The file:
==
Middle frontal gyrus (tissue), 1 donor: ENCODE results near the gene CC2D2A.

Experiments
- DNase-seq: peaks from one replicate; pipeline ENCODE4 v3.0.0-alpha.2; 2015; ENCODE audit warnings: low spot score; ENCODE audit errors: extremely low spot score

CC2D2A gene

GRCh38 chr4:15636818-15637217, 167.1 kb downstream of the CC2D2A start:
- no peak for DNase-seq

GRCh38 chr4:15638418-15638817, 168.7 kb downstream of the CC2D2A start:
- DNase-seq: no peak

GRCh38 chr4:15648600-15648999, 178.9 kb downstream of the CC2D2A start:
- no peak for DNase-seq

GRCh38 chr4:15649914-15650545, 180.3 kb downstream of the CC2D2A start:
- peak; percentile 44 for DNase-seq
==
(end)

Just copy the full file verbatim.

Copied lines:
Middle frontal gyrus (tissue), 1 donor: ENCODE results near the gene CC2D2A.

Experiments
- DNase-seq: peaks from one replicate; pipeline ENCODE4 v3.0.0-alpha.2; 2015; ENCODE audit warnings: low spot score; ENCODE audit errors: extremely low spot score

CC2D2A gene

GRCh38 chr4:15636818-15637217, 167.1 kb downstream of the CC2D2A start:
- no peak for DNase-seq

GRCh38 chr4:15638418-15638817, 168.7 kb downstream of the CC2D2A start:
- DNase-seq: no peak

GRCh38 chr4:15648600-15648999, 178.9 kb downstream of the CC2D2A start:
- no peak for DNase-seq

GRCh38 chr4:15649914-15650545, 180.3 kb downstream of the CC2D2A start:
- peak; percentile 44 for DNase-seq